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Anxiety & Anxiety Disorders
Anxiety disorders are the most common of all the mental disorders.
They affect an estimated 8 to 10 of every 100 children and adolescents.
Everybody knows what it's like to feel anxious — the butterflies in your stomach before a first date, the tension you feel when your boss is angry, the way your heart pounds if you're in danger. Anxiety rouses you to action. It gears you up to face a threatening situation. It makes you study harder for that exam, and keeps you on your toes when you're making a speech. In general, it helps you cope.
Anxiety disorders, however, are defined as illnesses that cause people to feel frightened, distressed and uneasy for no apparent reason. Young people diagnosed with anxiety disorders experience excessive fear, worry, or uneasiness that interferes with their daily lives.
Anxiety disorders aren't just a case of "nerves." They are considered to be illnesses, thought to be related to the biological makeup and life experiences of the individual, and have been found to frequently run in families. These disorders can dramatically reduce productivity and significantly diminish an individual's quality of life, if left untreated.
There are several types of anxiety disorders, each with its own distinct features.
Anxiety disorders include:
It is common for an anxiety disorder to accompany another anxiety disorder, or in some cases depression, eating disorders or substance abuse. Anxiety disorders can also co-exist with illnesses such as heart disease, high blood pressure, irritable bowel syndrome, thyroid conditions, and migraine headaches. In such instances, these disorders will also need to be treated. Before undergoing any treatment, it is important to have a thorough medical exam to rule out other possible causes.
Many people with anxiety disorders can be helped with treatment.
Many people misunderstand anxiety disorders and other mental illnesses and think individuals should be able to overcome the symptoms by sheer willpower. Wishing the symptoms away does not work.
Therapy for anxiety disorders often involves medication or specific forms of psychotherapy.
Medications, although not cures, can sometimes be effective at relieving anxiety symptoms. Today, there are more medications available than ever before to treat anxiety disorders. So if one drug is not successful, there are usually others to try. In addition, new medications to treat anxiety symptoms are under development.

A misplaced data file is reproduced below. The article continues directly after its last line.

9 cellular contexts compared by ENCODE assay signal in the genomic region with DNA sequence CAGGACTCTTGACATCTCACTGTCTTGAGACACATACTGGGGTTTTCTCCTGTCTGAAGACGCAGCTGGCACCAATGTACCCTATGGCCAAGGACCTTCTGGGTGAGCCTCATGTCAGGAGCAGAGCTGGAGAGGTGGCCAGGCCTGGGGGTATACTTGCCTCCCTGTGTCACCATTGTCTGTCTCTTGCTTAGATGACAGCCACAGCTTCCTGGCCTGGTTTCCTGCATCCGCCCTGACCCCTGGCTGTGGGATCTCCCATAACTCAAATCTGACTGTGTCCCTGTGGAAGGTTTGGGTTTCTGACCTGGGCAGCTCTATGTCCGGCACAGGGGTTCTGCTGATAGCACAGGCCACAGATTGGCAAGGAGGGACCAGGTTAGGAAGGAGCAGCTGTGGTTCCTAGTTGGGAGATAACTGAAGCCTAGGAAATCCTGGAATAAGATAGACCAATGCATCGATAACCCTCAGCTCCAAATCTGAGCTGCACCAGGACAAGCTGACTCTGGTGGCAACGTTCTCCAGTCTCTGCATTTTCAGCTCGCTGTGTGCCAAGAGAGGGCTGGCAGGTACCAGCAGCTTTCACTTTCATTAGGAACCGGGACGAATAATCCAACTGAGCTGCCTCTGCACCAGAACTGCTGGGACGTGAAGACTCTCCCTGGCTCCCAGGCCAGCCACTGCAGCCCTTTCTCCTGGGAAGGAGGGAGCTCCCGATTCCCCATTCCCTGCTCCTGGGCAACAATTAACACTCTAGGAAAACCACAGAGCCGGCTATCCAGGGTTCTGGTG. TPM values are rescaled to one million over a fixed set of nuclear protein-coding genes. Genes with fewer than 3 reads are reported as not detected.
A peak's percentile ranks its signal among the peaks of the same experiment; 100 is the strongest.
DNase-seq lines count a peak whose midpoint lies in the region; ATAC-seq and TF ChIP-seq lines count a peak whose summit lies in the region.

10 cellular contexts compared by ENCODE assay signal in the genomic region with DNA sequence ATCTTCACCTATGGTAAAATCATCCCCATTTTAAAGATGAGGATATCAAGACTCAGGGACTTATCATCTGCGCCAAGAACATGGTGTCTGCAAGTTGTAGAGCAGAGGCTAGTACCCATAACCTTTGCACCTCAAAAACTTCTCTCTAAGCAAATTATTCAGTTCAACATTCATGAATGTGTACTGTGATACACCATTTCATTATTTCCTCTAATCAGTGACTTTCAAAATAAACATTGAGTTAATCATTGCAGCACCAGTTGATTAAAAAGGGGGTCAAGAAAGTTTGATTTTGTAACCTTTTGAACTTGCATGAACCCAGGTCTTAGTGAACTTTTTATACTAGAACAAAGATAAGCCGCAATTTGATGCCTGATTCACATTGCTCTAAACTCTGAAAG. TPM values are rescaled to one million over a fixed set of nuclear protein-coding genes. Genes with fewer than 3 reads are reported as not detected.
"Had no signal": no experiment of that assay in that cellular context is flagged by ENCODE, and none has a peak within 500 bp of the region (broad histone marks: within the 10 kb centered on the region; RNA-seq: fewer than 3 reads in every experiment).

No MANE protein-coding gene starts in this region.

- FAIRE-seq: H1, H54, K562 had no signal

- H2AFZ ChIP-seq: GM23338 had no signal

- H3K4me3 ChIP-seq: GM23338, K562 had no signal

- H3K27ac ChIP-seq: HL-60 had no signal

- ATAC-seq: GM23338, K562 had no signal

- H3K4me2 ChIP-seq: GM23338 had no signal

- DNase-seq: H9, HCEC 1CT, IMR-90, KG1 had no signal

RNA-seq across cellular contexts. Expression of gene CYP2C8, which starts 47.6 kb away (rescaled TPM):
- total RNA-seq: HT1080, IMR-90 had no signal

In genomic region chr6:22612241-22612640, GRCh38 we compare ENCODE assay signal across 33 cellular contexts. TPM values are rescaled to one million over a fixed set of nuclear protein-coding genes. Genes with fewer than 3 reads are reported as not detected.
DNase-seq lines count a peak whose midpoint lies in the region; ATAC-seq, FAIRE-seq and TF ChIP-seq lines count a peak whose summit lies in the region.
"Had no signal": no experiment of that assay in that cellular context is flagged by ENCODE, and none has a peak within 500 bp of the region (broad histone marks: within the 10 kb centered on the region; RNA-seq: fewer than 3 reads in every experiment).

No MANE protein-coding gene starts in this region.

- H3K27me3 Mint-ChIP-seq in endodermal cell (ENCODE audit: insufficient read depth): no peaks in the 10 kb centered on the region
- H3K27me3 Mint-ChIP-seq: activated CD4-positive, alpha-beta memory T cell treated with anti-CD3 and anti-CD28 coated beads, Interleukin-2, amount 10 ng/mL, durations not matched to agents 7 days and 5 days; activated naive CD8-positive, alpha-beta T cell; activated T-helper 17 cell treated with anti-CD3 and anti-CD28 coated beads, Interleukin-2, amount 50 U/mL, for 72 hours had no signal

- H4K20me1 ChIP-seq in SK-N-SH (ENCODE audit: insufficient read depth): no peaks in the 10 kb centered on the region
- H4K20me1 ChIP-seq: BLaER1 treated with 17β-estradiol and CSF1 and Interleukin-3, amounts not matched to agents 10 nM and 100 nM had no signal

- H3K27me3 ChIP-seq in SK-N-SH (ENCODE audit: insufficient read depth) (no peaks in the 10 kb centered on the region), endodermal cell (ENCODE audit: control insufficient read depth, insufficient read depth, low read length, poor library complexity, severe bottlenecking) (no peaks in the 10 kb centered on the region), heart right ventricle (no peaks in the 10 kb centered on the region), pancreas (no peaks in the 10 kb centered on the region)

For most of the medications that are prescribed to treat anxiety disorders, the doctor usually starts the patient on a low dose and gradually increases it to the full dose. Every medication has side effects, and it is important to know what these are. If side effects become a problem, the doctor may advise the patient to stop taking the medication and to wait a week — or longer for certain drugs — before trying another one. When treatment is near an end, the doctor will taper the dosage gradually.
Behavioral therapy and cognitive-behavioral therapy can be effective for treating several of the anxiety disorders.
Behavioral therapy focuses on changing specific actions and uses several techniques to decreases or stop unwanted behavior. For example, one technique trains patients in diaphragmatic breathing, a special breathing exercise involving slow, deep breaths to reduce anxiety. This is necessary because people who are anxious often hyperventilate, taking rapid shallow breaths that can trigger rapid heartbeat, lightheadedness, and other symptoms. Another technique — exposure therapy — gradually exposes patients to what frightens them and helps them cope with their fears.
Like behavioral therapy, cognitive-behavioral therapy teaches patients to react differently to the situations and bodily sensations that trigger panic attacks and other anxiety symptoms. However, patients also learn to understand how their thinking patterns contribute to their symptoms and how to change their thoughts so that symptoms are less likely to occur. This awareness of thinking patterns is combined with exposure and other behavioral techniques to help people confront their feared situations. For example, someone who becomes lightheaded during a panic attack and fears he is going to die can be helped with the following approach used in cognitive-behavioral therapy. The therapist asks him to spin in a circle until he becomes dizzy. When he becomes alarmed and starts thinking, "I'm going to die," he learns to replace that thought with a more appropriate one, such as "It's just a little dizziness — I can handle it."